By Lambert Strether of Corrente.
Patient readers, my workflow remains disrupted because Apple has not yet returned control to me of the tablet I putatively own. So I feel like I’m running a sack race instead of blogging. Again, if any of you want to send me Water Cooler-appropriate links, or short video clips to introduce me to the YouTube world, that would be helpful (and fun). Thank you! –lambert P.S. This week, when I’m not in production mode, I’ll see what I can do to make my expensive glass slab communicate with the outside world. Hopefully I won’t have to write another ticked-off post.
“Trump reaches deal with Canada, Mexico to immediately lift metals tariffs” [Politico]. “The U.S., Canada and Mexico have reached an agreement to remove President Donald Trump’s tariffs on steel and aluminum imports, a key roadblock to approval of the new North American trade deal. ‘We’re done,’ said one official involved in the negotiations. ‘It is a great day.'”
“But what is government itself, but the greatest of all reflections on human nature?” –James Madison, Federalist 51
“They had one weapon left and both knew it: treachery.” –Frank Herbert, Dune
Biden (D)(1): “Area Man Regrets Helping Turn Joe Biden Into a Meme” [Vice]. “I worked at The Onion for 19 years as a writer and features editor. By the time I left in 2012, the publication had developed its take on Vice President Biden: “creepy but harmless,” with the emphasis on “harmless.” We lampooned him as an uncle you’d shake your head at but not think twice about—the sort of guy who’d wink and say, “Don’t let your meat loaf!” [Oh!] as a farewell…. As I watch him campaign as an old (-fashioned, -school, -old) centrist, I realize how badly we screwed up. Instead of viciously skewering a public figure who deserved scrutiny, we let him off easy. The joke was funny, but it didn’t hit hard enough.” • Well, perhaps they can make up for lost time.
Biden (D)(2): “Philadelphia-Based Community Organizations Speak Out Against Joe Biden’s Candidacy” [Reclaim Phildelphia]. “This Saturday, May 19, Joe Biden will formally launch his Presidential campaign in Philadelphia on the Ben Franklin Parkway. In response, Philadelphia-based community organizations — 215 People’s Alliance, Reclaim Philadelphia and One Pennsylvania — released the following statement. All three organizations are active in Philadelphia and statewide in fighting for racial, economic and gender justice, and play a significant role in local, state and federal elections. Last year alone, collectively the three organizations knocked on over 360,000 doors and played critical roles in electing: District Attorney Larry Krasner, and State Representatives Elizabeth Fiedler, Chris Rabb, Malcolm Kenyatta, and Joe Hohenstein…. Today, 215 People’s Alliance, Reclaim Philadelphia and One Pennsylvania are formally registering our opposition to the candidacy of Vice-President Biden based on his disturbing 50-year record of prioritizing segregationist policies, placing corporate interests first, refusing to take accountability for sexual harassment and minimizing the threats of global warming.” • Ouch. Oddlly, I couldn’t find this with Google, even using a literal search on the headline.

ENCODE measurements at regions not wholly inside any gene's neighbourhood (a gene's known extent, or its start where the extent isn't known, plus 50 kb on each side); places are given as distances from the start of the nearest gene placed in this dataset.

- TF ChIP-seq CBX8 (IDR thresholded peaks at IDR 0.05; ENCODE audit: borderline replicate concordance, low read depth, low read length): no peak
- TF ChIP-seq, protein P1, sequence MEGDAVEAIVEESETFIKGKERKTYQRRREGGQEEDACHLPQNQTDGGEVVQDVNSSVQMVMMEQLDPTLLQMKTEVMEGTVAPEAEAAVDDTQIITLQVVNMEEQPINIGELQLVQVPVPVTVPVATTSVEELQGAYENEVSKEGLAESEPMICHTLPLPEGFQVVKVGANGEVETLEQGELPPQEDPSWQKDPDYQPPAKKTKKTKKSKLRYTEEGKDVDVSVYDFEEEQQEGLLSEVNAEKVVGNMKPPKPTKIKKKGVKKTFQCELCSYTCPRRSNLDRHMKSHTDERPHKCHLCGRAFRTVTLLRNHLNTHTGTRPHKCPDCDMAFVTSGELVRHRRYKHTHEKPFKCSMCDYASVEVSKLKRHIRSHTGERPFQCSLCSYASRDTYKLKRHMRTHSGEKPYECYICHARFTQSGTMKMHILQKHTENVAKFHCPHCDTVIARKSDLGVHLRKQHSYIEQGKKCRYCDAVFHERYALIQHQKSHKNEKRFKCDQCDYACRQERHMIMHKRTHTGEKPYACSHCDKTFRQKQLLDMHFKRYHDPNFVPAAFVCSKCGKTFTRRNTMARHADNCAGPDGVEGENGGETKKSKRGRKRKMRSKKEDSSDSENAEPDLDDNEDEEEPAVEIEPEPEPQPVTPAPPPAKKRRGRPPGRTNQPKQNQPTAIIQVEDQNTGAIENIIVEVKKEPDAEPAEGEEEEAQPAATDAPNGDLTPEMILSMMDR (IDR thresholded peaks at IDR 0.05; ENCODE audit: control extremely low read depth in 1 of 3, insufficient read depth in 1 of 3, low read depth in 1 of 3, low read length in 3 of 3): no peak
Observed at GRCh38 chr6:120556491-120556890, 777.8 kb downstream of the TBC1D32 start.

Sanders (D)(1): “Bernie Sanders will call for ban on for-profit charter schools” [CNN], “In a major education policy speech set to be delivered Saturday, Sen. Bernie Sanders will call for a ban on all for-profit charter schools, a position that puts him directly at odds with the Trump administration and becoming the first of the 2020 Democratic presidential candidates to insist on such a move. The Vermont independent also will call for a moratorium on the funding of all public charter school expansion until a national audit on the schools has been completed. Additionally, Sanders will promise to halt the use of public funds to underwrite all new charter schools if he is elected president A senior Sanders campaign official shared the details of policy proposal with CNN ahead of the Sanders speech in South Carolina — the crucial early primary state where the African-American vote is a key voting base. The moratorium on the funding of public charter schools was initially called for by the NAACP; Sanders will say in his speech that he supports the group’s efforts.”
Trump (R)(1): “Trump asking farmers to make ‘patriotic’ sacrifices in his trade war” [Politico]. “‘Farmers are patriotic and understand that someone had to finally call China to account,’ Tim Murtaugh, communications director for Trump’s 2020 campaign, said in a statement, adding that farmers ‘understand the long game, because long-term planning is what they do.'” • And the politcal class agrees with Murtaugh (and Trump) on “calling China to account.”
“It Won’t Take Long for the Deep Dem Field to Start Thinning” [Cook Political Report]. “There is also the whole complicated business of who does and doesn’t qualify for each round of debates, based on DNC criteria on poll performance, funds raised, and number of unique donors. With as many as 23 candidates, and with Biden and Sanders garnering as much as half the vote in early polls, this is going to get pretty brutal pretty quickly for many. In short, the opportunities will get fewer and fewer for half of this field by the end of June. Then there is the big challenge: fundraising, with the next big quarterly report card coming out in mid-July. Some will turn in impressive Federal Election Commission reports, while others will be underwhelming, if not downright embarrassing. Resources are critical to keep the campaign staff and rent paid, and the creditors happy, or at least cooperative. While in some ways our political process is awash in money, with the internet and the ActBlue fundraising platform making it cheaper and easier to raise money than in the old days of direct-mail fundraising, for those who are not getting traction in polls, crowds, and fundraising, it will be perilous and eventually fatal to their candidacies.” • There are 220 days between the June 26-27 debates and the Iowa caucus on February 3, 2020. Makes the 2016 death March look like a walk in the park.